To remedy these wrongs, the Consumer Bureau is ordering Flagstar to halt any further violations of federal law. Flagstar must pay $27.5 million to consumers whose loans were being serviced by Flagstar and who were subject to its unlawful practices. At least $20 million of this amount will go to victims of foreclosure. Flagstar must also engage in outreach to affected borrowers who were not foreclosed on and offer them loss mitigation options. Flagstar must halt the foreclosure process, if one is happening, during this outreach and qualification process. Flagstar also is barred from acquiring servicing rights for default loan portfolios until it demonstrates that it is able to comply with the laws that protect consumers during the loss mitigation process. In addition, Flagstar will make a $10 million payment to the Bureau’s Civil Penalty Fund.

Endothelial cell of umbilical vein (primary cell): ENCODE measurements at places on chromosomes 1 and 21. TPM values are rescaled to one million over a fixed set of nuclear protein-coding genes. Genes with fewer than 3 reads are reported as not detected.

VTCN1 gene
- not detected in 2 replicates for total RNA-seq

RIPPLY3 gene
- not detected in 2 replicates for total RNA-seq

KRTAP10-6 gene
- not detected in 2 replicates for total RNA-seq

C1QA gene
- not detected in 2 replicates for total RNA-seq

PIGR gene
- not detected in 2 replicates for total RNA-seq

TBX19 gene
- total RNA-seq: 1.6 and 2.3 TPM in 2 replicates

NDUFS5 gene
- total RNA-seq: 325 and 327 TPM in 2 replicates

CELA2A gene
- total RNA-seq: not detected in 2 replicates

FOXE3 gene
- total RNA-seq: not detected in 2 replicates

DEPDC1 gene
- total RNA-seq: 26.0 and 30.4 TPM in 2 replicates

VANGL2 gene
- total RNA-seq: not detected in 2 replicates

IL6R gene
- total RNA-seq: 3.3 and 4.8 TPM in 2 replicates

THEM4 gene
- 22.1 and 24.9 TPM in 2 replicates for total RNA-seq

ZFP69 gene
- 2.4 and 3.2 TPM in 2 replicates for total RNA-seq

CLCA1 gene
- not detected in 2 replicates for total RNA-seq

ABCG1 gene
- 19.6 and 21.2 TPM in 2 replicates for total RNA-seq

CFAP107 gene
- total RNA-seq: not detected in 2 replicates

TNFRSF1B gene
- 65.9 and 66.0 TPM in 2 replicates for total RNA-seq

The Bureau has been clear that mortgage servicers must follow our new servicing rules and treat homeowners fairly. Today’s action signals a new era of enforcement to protect consumers against the cost of servicer runarounds. The financial crisis is still fresh in our minds and too many homeowners continue to feel its effects. We need all mortgage servicers to understand that they must step up and follow the law. We are working very hard to fulfill this objective. Thank you.

Body of missing Arkansas Realtor who was going show a foreclosed home to client found in shallow grave

This is very sad. For those that are real estate agents, be very careful out there…

The search for Beverly Carter, the Arkansas Realtor who has been missing since Sept. 25, ended tragically early Tuesday when her body was found in a shallow grave about 25 miles north of Little Rock.

Arron Lewis, of Jacksonville, was arrested Monday morning and now faces the death penalty, as he is being charged with capital murder and kidnapping.

Lewis entered a plea of not guilty to capital murder Tuesday morning.